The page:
Add “Bottom Line Personal” to the list of publications that learned mixing print and digital design isn’t always pleasing to longtime readers.
The bimonthly publication, which is one of my favorite sources of practical advice for living smarter, tried a new design this year that “was in sync with a more contemporary style.”
“We wanted to unify our corporate look and make the publication more appealing to the next generation of readers growing into our demographic,” Editor Marjory Abrams wrote in her column.
Social media and marketers apparently loved it.
Print readers? Not so much.
In its April 15th edition, Bottom Line Personal returned to its old design.
The bottom line:
“Sometimes we just like our old pair of jeans. Even though the new design was clean and contemporary, it didn’t feel as welcoming as the old design for many of you,” wrote Abrams, under the headline Welcome Home. “And I think, after this year of cocooning and rediscovery of traditional activities and simpler times, a sudden change was not what was needed right now.”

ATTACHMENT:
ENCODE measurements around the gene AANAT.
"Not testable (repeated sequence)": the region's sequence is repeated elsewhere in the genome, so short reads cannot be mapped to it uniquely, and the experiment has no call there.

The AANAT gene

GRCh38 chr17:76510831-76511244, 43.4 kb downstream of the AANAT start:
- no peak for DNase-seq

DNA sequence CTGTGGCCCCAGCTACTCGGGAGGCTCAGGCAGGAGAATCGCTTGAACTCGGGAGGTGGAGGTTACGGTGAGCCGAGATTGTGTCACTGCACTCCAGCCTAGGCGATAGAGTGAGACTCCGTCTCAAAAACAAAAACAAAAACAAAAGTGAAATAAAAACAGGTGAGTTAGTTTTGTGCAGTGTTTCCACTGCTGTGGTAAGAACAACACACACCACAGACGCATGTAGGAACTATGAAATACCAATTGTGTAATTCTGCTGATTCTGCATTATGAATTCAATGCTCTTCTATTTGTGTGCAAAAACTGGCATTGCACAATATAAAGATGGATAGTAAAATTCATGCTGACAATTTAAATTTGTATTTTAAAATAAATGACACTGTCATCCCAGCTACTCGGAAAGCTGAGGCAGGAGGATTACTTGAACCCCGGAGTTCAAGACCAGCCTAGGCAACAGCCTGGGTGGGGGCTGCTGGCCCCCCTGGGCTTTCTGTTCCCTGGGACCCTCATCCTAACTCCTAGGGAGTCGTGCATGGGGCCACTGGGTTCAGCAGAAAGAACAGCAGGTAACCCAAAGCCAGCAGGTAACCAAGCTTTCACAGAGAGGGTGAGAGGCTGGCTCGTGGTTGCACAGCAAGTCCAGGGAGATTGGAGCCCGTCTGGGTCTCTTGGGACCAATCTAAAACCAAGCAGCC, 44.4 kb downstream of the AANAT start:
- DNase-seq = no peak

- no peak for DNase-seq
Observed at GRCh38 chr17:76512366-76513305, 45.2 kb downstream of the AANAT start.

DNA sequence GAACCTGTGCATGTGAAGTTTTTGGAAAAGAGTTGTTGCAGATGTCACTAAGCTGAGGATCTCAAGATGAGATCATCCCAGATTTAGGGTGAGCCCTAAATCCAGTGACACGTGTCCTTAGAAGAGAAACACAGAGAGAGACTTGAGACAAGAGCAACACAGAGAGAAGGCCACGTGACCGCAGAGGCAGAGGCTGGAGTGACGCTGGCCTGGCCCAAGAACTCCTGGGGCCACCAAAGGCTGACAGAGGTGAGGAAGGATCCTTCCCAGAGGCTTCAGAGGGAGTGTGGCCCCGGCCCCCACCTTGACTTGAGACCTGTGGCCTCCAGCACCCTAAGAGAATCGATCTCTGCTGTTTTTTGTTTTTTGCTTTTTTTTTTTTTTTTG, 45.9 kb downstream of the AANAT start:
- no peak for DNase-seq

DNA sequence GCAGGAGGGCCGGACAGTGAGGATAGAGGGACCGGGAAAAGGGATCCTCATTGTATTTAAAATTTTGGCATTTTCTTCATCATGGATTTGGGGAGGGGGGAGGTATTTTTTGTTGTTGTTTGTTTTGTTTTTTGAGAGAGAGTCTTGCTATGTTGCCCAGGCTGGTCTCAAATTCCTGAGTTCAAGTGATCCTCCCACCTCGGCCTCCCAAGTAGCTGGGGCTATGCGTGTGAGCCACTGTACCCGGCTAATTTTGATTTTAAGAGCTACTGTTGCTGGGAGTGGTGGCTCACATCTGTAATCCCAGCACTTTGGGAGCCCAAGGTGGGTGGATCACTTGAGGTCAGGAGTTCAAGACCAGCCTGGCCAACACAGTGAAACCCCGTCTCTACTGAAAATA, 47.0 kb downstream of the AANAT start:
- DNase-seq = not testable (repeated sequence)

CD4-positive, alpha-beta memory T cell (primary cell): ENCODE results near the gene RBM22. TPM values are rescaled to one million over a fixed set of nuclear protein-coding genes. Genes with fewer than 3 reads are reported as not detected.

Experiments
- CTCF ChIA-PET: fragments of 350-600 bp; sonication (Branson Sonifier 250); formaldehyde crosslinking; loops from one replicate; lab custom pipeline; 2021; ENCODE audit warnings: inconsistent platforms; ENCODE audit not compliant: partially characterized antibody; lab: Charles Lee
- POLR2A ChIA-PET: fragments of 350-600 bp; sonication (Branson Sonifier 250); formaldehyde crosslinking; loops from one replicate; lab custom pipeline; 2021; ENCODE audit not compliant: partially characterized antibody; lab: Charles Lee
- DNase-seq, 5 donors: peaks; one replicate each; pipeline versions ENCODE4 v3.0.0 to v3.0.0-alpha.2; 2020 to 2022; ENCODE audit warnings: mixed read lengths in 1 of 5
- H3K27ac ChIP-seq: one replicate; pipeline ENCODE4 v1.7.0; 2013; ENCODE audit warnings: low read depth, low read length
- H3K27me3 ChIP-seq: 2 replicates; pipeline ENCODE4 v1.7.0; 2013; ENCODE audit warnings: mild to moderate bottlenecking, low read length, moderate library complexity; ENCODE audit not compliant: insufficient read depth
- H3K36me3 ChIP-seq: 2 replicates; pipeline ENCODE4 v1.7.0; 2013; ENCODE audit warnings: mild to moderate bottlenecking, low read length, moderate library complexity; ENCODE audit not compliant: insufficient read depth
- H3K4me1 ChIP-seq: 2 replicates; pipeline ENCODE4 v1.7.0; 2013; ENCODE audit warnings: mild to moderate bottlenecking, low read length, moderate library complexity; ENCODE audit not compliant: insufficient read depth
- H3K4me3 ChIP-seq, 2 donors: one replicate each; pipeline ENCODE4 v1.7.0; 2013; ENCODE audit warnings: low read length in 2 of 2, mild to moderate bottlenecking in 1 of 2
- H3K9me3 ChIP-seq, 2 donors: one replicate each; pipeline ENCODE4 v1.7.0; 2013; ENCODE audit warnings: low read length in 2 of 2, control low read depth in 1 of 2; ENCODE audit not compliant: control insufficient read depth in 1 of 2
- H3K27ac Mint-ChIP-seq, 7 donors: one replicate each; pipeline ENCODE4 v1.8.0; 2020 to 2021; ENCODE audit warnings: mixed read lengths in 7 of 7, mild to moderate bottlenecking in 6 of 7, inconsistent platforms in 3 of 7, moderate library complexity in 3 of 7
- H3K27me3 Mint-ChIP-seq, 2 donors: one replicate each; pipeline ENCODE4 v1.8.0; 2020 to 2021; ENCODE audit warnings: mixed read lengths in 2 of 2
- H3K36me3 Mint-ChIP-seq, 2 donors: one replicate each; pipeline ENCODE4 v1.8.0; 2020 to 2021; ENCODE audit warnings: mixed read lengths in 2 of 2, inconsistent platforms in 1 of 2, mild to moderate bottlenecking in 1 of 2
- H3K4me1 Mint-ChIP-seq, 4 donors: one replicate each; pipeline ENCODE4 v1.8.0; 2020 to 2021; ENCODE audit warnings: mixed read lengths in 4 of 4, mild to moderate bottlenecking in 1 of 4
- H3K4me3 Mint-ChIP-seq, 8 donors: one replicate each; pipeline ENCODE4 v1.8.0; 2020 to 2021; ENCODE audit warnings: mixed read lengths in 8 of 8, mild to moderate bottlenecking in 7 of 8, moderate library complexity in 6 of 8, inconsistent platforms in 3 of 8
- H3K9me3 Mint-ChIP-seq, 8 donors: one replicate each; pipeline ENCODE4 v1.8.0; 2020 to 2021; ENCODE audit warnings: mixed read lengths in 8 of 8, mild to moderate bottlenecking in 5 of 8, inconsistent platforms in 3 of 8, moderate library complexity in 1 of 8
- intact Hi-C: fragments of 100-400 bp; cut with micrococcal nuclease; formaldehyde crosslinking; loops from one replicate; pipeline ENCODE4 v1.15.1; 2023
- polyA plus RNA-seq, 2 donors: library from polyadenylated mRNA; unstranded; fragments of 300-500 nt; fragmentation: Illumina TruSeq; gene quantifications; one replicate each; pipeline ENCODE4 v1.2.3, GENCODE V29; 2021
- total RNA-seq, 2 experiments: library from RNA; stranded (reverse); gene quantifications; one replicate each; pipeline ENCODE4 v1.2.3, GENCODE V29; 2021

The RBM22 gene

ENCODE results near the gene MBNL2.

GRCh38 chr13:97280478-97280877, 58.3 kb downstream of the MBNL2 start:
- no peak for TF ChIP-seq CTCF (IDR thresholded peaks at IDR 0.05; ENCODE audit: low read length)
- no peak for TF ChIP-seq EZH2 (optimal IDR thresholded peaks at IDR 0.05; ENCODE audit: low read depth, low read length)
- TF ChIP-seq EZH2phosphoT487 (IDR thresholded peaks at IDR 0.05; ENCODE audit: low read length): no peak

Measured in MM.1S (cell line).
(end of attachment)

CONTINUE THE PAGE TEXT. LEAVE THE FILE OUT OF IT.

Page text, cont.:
Timing indeed is everything.
Publications should try new things, but the Relevant Point here is: If your print publication scores high in functionality, leave it alone.
Innovation is still perfect for online and digital products. That audience gets change.
The print audience wants outstanding stories to read, trusted guideposts, and simple design that’s easy to navigate — not noisy.
Take it from a publisher who also learned the hard way.
I give Bottom Line lots of credit for its do-over. And to the editor for personally replying to upset readers.
At this point in the crazy world of publishing, let print be print.
Put your Relevant energy into storytelling and news coverage.